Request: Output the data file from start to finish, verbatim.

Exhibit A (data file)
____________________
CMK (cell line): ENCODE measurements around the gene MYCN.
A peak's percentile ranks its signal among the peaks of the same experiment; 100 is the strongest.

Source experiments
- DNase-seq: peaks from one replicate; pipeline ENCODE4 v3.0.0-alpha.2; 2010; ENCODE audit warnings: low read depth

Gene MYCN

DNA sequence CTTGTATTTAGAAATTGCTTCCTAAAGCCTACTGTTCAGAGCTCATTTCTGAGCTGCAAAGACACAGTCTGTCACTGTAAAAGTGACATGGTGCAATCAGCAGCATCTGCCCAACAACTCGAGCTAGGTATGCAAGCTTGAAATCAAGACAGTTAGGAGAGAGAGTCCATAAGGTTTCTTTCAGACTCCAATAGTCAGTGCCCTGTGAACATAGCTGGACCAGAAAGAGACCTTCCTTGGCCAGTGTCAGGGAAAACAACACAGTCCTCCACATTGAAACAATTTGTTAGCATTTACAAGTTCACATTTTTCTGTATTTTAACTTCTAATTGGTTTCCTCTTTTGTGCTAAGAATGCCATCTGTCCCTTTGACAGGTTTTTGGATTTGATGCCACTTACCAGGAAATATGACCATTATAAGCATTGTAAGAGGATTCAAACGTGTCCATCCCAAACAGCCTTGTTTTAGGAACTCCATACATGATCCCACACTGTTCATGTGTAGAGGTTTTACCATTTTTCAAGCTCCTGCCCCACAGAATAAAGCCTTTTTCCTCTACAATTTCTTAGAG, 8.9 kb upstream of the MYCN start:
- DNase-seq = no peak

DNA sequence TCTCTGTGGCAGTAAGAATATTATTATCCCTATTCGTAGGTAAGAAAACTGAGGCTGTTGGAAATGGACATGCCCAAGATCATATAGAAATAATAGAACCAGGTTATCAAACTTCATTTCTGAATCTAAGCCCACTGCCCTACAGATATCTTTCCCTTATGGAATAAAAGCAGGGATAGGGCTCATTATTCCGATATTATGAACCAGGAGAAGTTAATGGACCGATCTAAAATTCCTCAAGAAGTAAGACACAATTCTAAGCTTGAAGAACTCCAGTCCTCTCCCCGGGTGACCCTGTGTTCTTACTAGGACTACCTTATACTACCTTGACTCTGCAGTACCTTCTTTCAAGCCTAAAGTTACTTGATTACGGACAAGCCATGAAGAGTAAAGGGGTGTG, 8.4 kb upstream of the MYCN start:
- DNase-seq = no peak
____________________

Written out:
CMK (cell line): ENCODE measurements around the gene MYCN.
A peak's percentile ranks its signal among the peaks of the same experiment; 100 is the strongest.

Source experiments
- DNase-seq: peaks from one replicate; pipeline ENCODE4 v3.0.0-alpha.2; 2010; ENCODE audit warnings: low read depth

Gene MYCN

DNA sequence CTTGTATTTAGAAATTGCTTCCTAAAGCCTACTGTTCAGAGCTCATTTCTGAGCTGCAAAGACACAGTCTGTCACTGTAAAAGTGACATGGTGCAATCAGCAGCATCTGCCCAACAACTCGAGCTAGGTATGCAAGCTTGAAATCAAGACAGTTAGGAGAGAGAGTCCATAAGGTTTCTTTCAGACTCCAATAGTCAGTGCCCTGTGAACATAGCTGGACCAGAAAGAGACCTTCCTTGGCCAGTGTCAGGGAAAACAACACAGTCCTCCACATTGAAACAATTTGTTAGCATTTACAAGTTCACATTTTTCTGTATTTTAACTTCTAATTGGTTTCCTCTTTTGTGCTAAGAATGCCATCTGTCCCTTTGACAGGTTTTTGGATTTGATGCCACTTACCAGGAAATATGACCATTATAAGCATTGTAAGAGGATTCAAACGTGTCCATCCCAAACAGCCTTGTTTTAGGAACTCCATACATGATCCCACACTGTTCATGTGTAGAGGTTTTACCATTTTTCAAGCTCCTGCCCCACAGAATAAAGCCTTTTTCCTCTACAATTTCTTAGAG, 8.9 kb upstream of the MYCN start:
- DNase-seq = no peak

DNA sequence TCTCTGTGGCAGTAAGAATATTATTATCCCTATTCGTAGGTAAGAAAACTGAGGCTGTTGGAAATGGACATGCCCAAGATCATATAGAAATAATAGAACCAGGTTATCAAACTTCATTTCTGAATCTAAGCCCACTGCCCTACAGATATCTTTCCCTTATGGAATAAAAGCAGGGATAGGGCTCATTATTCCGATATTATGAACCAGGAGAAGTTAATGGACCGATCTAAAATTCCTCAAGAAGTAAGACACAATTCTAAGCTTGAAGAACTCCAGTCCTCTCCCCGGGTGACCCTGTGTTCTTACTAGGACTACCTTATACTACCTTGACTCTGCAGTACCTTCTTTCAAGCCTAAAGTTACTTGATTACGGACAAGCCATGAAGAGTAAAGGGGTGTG, 8.4 kb upstream of the MYCN start:
- DNase-seq = no peak